EU ruling on Uber will give Hong Kong an ‘excuse’ to block service, unless it follows taxi laws
Local taxi industry welcomes the decision, suggesting that the company rents cabs from operators if it wants to be legally back on the roads
The European Union’s top court ruled on Wednesday that Uber was officially a transport firm instead of an app and should be regulated as such, in a decision that observers said would give Hong Kong’s government a convenient “excuse” to refuse legalisation of the ride-hailing service in the city.
Hong Kong’s taxi industry, which opposes Uber for not adhering to local regulations, welcomed the landmark ruling. Industry members said the firm must first abide by transport laws if it wanted to be back on the city’s roads legally.
Delivering the judgment, the European Court of Justice in Luxembourg said Uber was a service that connected “by means of a smartphone application and for remuneration, non-professional drivers using their own vehicle with persons who wish to make urban journeys”.
It said such an operation should be classified as “a service in the field of transport” under EU law. “Member states can therefore regulate the conditions for providing that service.”
Uber argued it was merely a service provider, connecting consumers with drivers in more than 600 cities.
The case was brought against the firm by a taxi drivers’ association in the Spanish city of Barcelona, saying that Uber should be seen as a cab company and should obey local industry rules.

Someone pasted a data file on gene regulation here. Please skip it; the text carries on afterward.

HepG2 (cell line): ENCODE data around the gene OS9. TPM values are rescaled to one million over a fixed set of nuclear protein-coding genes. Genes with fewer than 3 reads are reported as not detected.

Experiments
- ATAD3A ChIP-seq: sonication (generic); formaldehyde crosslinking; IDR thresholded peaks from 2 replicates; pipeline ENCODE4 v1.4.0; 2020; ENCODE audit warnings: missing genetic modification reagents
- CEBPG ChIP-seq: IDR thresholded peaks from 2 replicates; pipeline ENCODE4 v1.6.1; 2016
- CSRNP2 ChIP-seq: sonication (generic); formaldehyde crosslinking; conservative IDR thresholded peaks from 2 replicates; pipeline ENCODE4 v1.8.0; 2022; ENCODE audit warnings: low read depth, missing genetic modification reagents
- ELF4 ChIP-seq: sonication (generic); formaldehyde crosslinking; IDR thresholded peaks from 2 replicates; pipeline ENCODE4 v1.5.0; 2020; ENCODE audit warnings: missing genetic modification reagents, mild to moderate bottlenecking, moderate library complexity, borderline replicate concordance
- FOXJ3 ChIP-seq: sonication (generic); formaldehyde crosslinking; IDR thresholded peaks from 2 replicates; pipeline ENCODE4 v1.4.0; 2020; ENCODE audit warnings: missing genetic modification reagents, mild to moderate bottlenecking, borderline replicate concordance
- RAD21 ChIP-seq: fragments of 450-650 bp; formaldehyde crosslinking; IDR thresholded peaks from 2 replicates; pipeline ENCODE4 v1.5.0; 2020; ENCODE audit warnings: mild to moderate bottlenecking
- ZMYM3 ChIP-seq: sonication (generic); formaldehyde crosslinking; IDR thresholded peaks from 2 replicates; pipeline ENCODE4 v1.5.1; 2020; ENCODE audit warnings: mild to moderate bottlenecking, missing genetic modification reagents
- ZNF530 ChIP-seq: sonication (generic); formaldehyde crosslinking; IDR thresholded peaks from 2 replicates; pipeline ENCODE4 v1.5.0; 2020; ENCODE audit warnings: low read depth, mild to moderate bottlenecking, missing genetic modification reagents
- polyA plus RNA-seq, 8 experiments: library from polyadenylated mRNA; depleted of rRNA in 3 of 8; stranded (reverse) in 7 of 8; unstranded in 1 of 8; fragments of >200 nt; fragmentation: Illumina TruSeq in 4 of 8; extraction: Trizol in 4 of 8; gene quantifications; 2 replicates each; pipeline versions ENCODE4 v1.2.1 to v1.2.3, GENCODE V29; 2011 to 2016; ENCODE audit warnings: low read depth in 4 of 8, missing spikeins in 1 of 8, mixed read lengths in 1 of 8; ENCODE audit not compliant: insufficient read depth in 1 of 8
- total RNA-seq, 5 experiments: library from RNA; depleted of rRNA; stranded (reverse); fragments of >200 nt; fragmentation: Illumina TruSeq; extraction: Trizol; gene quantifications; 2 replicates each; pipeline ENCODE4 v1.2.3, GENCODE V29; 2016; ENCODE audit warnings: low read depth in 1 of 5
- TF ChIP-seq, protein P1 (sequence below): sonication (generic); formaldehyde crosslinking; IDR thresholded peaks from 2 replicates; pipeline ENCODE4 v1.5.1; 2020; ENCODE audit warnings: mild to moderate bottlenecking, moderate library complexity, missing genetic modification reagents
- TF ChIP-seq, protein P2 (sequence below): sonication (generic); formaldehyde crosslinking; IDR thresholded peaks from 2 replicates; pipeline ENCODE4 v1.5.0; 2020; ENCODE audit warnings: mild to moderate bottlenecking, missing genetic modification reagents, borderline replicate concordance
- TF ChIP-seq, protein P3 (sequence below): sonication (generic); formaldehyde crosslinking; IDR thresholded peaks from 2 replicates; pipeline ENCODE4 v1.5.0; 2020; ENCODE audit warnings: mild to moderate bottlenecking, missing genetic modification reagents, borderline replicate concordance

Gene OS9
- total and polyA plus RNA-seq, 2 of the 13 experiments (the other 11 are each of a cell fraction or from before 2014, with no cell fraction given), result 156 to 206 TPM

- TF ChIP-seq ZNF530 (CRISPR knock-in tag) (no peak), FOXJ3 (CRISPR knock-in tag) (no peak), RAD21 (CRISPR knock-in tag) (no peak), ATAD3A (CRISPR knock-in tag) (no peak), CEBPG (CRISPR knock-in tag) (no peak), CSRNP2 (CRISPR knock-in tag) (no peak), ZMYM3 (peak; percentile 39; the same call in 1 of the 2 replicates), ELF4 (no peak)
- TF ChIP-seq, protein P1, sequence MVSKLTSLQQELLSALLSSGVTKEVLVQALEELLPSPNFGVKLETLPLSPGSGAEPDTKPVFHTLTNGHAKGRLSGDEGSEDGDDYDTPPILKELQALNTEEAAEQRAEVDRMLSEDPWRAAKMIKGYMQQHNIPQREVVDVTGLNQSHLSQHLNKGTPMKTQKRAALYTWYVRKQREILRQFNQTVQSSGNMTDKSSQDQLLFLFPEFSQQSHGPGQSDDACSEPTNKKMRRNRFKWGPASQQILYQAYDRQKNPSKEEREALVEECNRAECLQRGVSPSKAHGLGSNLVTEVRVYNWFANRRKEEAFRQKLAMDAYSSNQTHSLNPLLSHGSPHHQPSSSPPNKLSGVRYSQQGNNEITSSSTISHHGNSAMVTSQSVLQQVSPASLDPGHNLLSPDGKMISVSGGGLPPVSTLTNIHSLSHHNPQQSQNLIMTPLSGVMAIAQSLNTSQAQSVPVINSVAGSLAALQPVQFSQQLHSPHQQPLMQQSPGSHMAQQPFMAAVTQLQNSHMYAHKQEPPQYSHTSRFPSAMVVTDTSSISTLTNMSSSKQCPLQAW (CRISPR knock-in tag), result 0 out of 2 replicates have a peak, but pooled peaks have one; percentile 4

In response, an Uber spokesman said: “This ruling will not change things in most EU countries where we already operate under transport laws.
“However, millions of Europeans are still prevented from using apps like ours. As our new CEO has said, it is appropriate to regulate services such as Uber and so we will continue the dialogue with cities across Europe.
“This is the approach we’ll take to ensure everyone can get a reliable ride at the tap of a button.”
The road has been bumpy for Uber in several European countries, particularly in France where it was forced to overhaul its business model. In London the ride-hailing firm was deemed unfit to run a taxi service and was not allowed to renew its licence in September.
In Hong Kong, legislator Charles Mok, representing the information technology sector, said he believed the ruling would give the Hong Kong government “an excuse” to block Uber’s operation in the city.
“If the Hong Kong government has the will to legalise Uber, this ruling won’t have any impact on Hong Kong. On the contrary, this ruling serves as a very good reference for authorities to reject Uber [if they had intended to],” he said.
Chan Man-keung, chairman of the Association of Taxi Industry Development in Hong Kong, said the EU ruling confirmed their stance that if Uber wanted to operate locally, it had to abide by taxi regulations.
Apart from purchasing taxi licences which cost about HK$7 million each, Chan said Uber could rent a cab fleet from taxi operators and subcontract the service to drivers.
“Since Hongkongers really appreciate the high standard of service from Uber, it can rent our taxi vehicles and charge passengers a higher fare,” he said.
“But for this operation model to be possible it must forsake its partnership with private car owners.”